US v. Henry P. Richardson
UNPUBLISHED UNITED STATES COURT OF APPEALS FOR THE FOURTH CIRCUIT
UNITED STATES OF AMERICA, Plaintiff - Appellee, v. HENRY PAUL RICHARDSON, a/k/a Packer, Defendant - Appellant.
Appeal from the United States District Court for the Eastern District of Virginia, at Richmond. Henry E. Hudson, District Judge. (3:06-cr-00106-HEH)
April 9, 2008
May 9, 2008
Before WILKINSON and MOTZ, Circuit Judges, and WILKINS, Senior Circuit Judge.
Affirmed by unpublished per curiam opinion.
J. James Roos, III, LAW OFFICES OF J. JAMES ROOS, III, Towson, Maryland, for Appellant. Chuck Rosenberg, United States Attorney, Roderick C. Young, Assistant United States Attorney, Richmond, Virginia, for Appellee.
Unpublished opinions are not binding precedent in this circuit.
PER CURIAM: Henry Paul Richardson appeals his convictions following a jury trial for conspiracy to distribute heroin, in violation of 21 U.S.C. § 846 (2000) (Count One); possession of a firearm in furtherance of a drug trafficking offense, in violation of 18 U.S.C. § 924(c) (2000) (Count Two); and possession of a firearm in furtherance of a drug trafficking offense causing the death of another, in violation of 18 U.S.C. § 924(j) (2000) (Count Three). Finding no reversible error, we affirm.
Sufficiency of the Evidence
Richardson first contends there was insufficient evidence to support his convictions. district court's decision to This court reviews de novo the deny a motion for judgment of
acquittal pursuant to Fed. R. Crim. P. 29. Osborne, 514 F.3d 377, 385 (4th Cir. 2008).
United States v. Where, as here, the
motion was based on a claim of insufficient evidence, "[t]he verdict of the jury must be sustained if there is substantial evidence, taking the view most favorable to the Government, to support it." Glasser v. United States, 315 U.S. 60, 80 (1942); Substantial evidence is evidence "that
Osborne, 514 F.3d at 385.
a reasonable finder of fact could accept as adequate and sufficient to support a conclusion of a defendant's guilt beyond a reasonable doubt." United States v. Burgos, 94 F.3d 849, 862 (4th Cir. 1996)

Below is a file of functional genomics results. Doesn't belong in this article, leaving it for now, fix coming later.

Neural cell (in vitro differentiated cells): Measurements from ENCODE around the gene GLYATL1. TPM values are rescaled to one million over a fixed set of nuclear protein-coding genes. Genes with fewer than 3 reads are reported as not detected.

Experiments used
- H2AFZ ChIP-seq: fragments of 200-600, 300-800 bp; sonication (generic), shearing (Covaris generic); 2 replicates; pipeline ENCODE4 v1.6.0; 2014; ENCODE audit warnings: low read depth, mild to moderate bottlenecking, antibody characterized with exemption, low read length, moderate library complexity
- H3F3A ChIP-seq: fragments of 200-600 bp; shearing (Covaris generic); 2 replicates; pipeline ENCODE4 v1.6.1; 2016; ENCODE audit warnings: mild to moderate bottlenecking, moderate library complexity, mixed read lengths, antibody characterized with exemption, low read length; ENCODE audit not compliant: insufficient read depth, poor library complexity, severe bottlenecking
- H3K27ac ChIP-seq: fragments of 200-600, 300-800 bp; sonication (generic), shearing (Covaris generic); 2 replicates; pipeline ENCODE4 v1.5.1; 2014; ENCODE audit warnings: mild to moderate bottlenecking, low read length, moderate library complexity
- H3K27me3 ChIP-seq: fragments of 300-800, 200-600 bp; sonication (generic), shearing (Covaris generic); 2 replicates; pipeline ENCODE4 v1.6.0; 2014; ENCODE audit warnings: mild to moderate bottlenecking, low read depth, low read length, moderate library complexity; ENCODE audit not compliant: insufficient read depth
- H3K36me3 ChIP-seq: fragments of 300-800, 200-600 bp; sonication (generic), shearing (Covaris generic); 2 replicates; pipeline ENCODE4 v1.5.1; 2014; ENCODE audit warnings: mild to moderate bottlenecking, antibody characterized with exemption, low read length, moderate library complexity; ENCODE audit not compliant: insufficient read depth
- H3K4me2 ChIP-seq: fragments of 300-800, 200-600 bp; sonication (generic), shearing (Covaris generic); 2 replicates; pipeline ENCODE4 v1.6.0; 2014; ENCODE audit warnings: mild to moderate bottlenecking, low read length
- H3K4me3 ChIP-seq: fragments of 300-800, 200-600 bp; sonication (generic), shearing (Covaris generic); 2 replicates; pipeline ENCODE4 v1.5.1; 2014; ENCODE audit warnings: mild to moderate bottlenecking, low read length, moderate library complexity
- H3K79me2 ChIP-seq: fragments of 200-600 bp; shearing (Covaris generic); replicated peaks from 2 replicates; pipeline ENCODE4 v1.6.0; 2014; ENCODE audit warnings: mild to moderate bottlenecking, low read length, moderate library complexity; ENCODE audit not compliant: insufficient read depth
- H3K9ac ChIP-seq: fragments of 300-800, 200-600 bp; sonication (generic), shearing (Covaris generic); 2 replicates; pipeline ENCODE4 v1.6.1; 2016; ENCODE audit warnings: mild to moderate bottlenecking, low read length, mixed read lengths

- 2 -
evidence, and allows the government the benefit of all reasonable inferences from the facts proven to those sought to be established. Id. at 858; United States v. Tresvant, 677 F.2d 1018, 1021 (4th Cir. 1982). In resolving issues of substantial evidence, this court does not weigh evidence or review witness credibility. States v. Saunders, 886 F.2d 56, 60 (4th Cir. 1989). United
Rather, it is
the role of the jury to judge the credibility of witnesses, resolve conflicts in testimony, and weigh the evidence. Manbeck, 744 F.2d 360, 392 (4th Cir. 1984). First, as to Richardson's conspiracy conviction, "[t]o establish a § 846 violation, the government would have to prove (1) that [Richardson] entered into an agreement with one or more persons to engage in conduct that violated 21 U.S.C. § 841(a)(1) . . .; (2) that [he] had knowledge of that conspiracy; and (3) that [he] knowingly and voluntarily participated in the conspiracy." United States v. Mastrapa, 509 F.3d 652, 657 (4th Cir. 2007); Burgos, 94 F.3d began at 857. Testimony heroin in at the trial Gilpin disclosed Court that of United States v.
Richmond, Virginia in the summer of 2005.
He had a lieutenant who
controlled the flow of traffic where he sold drugs, in his second floor apartment on St. John Street, and acted as a lookout for police. Ricky Scott testified he would sometimes make purchases
- 3 -
directly from Richardson; other times Richardson had runners to complete the transactions. Henry Williams testified that in
addition to purchasing heroin from Richardson, he distributed heroin for Richardson Williams in exchange that for he money or heroin. customers In to
Richardson to purchase heroin.
Williams cooperated with the FBI
and completed a controlled buy of heroin from Richardson, which was captured on audio and video recording and played for the jury. After Richardson was arrested, a search of his vehicle recovered 7.1 grams of heroin. We find there was substantial evidence to
support the conviction for conspiracy to distribute heroin. Turning next to Richardson's firearm convictions, a
violation of § 924(c)(1) requires proof the defendant used or carried a firearm during and in relation to a drug trafficking crime or possessed a firearm in furtherance of a drug trafficking crime. United States v. Lipford, 203 F.3d 259, 265-66 (4th Cir.
2000) (noting elements under § 924(c) statute for use or carry). Proof of the underlying crime is necessary to convict under
§ 924(c). 2002).
United States v. Hopkins, 310 F.3d 145, 153 (4th Cir.
It is sufficient to establish that the purpose of the United States Even without
firearm was to "protect or embolden" the defendant. v. Sullivan, 455 F.3d 248, 260 (4th Cir. 2006).
evidence of brandishing or firing of a weapon, the carrying of a firearm during a drug trafficking crime supports the jury's finding
- 4 -
that a defendant carried it for his personal protection, thus satisfying the applicable standard. Under § 924(j)(1), Id. third count of
conviction, "[a] person who, in the course of a violation of [§ 924(c)], causes the death of a person through the use of a firearm, shall . . . if the killing is murder (as defined in section 1111) be punished by death or by imprisonment for any term of years or for life." 18 U.S.C. 924(j)(1) (2000). The jury found